PPR 2008 and STD PG3 General Condition of Contract Clauses
Who decides: The Head of Procuring Entity (HOPE) decides the existence of a Force Majeure that will be the basis of the issuance of order for suspension of supply as stated under GCC Sub Clause 39.2 (GCC Clause 36.2).
Notice of Force Majeure: If a Party is or will be prevented from performing its substantial obligations under the Contract by Force Majeure, then it shall give notice within fourteen (14) days after the party became aware, to the other party of the event or circumstances constituting the Force Majeure and shall specify the obligations, the performance of which is or will be prevented (GCC Clause 37.1). Notwithstanding any other provision of this Clause, Force Majeure shall not apply to obligations of either Party to make payments to the other Party under the Contract (GCC Clause 37.2).
Duty to Minimise Delay: Each party shall at all times use all reasonable endeavours to minimise any delay in the performance of the contract as a result of Force Majeure (GCC Clause 38.1). A party shall give notice to the other party when it ceases to be affected by the Force Majeure (GCC Clause 38.2).
Consequences of Force Majeure: The supplier shall not be liable for forfeiture of its security, liquidated damages, or termination for default if and to the extent that it’s delay in performance or other failure to perform its obligations under the contract is the result of an event of Force Majeure (GCC Clause 39.1). The Procuring Entity (PE) may suspend the delivery or contract implementation, wholly or partly, by written order for a certain period of time, as it deems necessary due to Force Majeure as defined in the contract (GCC 39.2). Delivery shall be made either upon the lifting or the expiration of the suspension order. However, if the Procuring Entity terminates the contract as stated under GCC Clause 40, resumption of delivery cannot be done (GCC Clause 39.3). After receiving notice under GCC Sub Clause 37.1, the Procuring Entity shall proceed to determine these matters under the provisions of the contract (GCC Clause 39.4).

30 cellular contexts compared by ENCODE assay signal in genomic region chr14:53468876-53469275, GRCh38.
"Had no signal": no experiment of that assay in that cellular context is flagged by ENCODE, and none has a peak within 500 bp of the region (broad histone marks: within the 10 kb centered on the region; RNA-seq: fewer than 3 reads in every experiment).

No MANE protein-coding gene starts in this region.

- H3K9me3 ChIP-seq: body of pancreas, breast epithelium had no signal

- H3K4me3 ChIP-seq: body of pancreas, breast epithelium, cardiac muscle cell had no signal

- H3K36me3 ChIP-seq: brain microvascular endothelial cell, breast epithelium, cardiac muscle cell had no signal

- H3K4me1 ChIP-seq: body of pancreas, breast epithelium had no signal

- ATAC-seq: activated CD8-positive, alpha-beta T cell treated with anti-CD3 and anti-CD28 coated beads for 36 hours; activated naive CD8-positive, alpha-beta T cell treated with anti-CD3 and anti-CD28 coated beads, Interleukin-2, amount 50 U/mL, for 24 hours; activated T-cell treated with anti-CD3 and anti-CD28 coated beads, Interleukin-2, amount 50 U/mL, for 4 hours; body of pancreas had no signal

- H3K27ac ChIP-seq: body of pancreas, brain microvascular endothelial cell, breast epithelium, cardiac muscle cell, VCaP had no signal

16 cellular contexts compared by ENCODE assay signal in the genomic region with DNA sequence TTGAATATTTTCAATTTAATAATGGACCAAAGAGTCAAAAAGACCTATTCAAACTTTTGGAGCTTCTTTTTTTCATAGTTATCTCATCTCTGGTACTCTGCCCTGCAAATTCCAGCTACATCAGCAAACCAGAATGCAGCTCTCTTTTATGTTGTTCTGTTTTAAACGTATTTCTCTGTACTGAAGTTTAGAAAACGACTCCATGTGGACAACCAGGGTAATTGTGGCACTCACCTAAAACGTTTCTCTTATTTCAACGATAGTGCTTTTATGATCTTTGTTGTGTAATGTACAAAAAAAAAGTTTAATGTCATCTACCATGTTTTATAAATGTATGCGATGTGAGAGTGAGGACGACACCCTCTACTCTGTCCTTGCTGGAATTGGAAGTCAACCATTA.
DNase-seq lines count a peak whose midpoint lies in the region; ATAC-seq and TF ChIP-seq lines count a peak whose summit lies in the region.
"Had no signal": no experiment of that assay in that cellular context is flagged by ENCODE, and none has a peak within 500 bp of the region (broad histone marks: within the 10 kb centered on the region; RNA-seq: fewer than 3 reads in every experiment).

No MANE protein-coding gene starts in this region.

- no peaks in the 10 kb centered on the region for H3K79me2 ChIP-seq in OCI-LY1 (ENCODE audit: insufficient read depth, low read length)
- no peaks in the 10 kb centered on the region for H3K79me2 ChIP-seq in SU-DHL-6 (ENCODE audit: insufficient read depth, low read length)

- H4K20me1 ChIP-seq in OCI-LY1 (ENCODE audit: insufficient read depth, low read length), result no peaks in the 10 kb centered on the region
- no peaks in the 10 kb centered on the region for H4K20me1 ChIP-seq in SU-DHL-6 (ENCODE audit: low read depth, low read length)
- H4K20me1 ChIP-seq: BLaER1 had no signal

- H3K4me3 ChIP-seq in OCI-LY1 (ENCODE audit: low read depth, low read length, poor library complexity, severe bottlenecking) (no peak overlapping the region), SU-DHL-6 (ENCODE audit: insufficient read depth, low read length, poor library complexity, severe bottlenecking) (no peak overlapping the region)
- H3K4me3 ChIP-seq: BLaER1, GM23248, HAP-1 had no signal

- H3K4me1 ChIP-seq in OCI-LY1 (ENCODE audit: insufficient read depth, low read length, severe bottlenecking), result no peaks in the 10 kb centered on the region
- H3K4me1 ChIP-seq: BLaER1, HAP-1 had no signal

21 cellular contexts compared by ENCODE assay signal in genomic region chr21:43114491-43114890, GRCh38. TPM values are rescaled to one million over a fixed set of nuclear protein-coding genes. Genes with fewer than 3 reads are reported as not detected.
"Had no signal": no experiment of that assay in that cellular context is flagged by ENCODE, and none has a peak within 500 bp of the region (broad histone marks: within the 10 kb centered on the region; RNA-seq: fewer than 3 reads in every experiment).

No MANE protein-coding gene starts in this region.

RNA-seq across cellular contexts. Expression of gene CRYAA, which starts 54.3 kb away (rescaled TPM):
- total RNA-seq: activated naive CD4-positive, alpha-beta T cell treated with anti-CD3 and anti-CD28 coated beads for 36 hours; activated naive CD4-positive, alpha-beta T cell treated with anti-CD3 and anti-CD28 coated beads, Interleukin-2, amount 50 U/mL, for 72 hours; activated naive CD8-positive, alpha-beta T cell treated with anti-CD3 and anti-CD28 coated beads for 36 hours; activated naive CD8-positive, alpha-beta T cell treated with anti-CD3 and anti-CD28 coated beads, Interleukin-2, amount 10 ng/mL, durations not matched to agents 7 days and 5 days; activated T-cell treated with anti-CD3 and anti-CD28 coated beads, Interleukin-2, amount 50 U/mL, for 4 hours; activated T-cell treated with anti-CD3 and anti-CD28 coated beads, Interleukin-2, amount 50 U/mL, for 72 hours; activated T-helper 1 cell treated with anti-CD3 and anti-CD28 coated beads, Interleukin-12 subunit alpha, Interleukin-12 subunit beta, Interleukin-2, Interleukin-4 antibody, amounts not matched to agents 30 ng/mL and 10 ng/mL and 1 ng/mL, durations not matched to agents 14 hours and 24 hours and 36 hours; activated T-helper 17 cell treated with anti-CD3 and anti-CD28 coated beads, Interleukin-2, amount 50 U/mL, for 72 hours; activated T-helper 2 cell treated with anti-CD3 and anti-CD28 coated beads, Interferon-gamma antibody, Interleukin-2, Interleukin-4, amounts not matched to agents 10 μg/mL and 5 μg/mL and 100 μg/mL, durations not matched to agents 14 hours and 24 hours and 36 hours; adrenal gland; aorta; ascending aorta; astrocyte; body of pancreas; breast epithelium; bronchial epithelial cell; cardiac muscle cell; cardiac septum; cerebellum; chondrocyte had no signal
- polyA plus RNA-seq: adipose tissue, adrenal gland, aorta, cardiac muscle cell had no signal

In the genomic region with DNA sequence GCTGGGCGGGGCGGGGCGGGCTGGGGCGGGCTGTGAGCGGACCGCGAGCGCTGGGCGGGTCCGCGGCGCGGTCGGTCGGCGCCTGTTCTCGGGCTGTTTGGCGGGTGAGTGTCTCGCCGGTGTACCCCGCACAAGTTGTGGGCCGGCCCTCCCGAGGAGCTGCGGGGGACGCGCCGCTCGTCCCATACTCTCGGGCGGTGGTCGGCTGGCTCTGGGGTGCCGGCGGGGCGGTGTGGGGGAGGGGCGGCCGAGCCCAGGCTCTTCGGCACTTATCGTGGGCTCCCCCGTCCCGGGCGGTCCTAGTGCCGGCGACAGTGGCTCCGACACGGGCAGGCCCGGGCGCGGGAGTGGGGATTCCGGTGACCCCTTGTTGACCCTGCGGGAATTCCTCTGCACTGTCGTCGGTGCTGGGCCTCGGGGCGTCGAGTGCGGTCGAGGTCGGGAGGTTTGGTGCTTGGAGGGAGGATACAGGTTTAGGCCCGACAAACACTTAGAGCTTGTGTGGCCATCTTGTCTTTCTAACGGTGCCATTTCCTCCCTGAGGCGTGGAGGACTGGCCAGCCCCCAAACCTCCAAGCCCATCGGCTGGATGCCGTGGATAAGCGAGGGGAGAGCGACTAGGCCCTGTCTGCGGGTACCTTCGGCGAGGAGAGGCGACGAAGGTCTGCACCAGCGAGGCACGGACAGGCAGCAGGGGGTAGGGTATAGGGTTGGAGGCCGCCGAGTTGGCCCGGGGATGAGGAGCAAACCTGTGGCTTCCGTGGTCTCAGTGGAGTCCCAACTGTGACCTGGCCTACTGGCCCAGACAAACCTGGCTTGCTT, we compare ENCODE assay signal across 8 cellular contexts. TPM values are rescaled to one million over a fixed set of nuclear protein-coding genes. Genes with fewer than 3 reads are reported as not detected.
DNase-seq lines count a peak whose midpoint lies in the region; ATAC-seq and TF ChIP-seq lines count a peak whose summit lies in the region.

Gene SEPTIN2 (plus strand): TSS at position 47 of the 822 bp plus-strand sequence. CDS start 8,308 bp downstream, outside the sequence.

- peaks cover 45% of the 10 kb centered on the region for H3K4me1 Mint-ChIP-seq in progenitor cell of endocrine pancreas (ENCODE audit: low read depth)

Conclusion and recommendations
Given Force Majeure’s resurgence in today’s world, there are several key points that people need to know about force majeure and apply in public procurement (Gregory Brown, May 2020):
1. “Force Majeure” is contractual, not a sudden claim: Force Majeure clauses should be included in the contract. If contract does not have a force majeure clause, then the defence will not be available.
2. Force Majeure clauses govern its application: Because force majeure is a contractual principal, its application is governed by the language of the force majeure clause at issue. Typically the events that will trigger a force majeure clause are specifically enumerated in the clause itself. If an event is not specifically listed in a force majeure clause, then that event likely will not trigger the provision.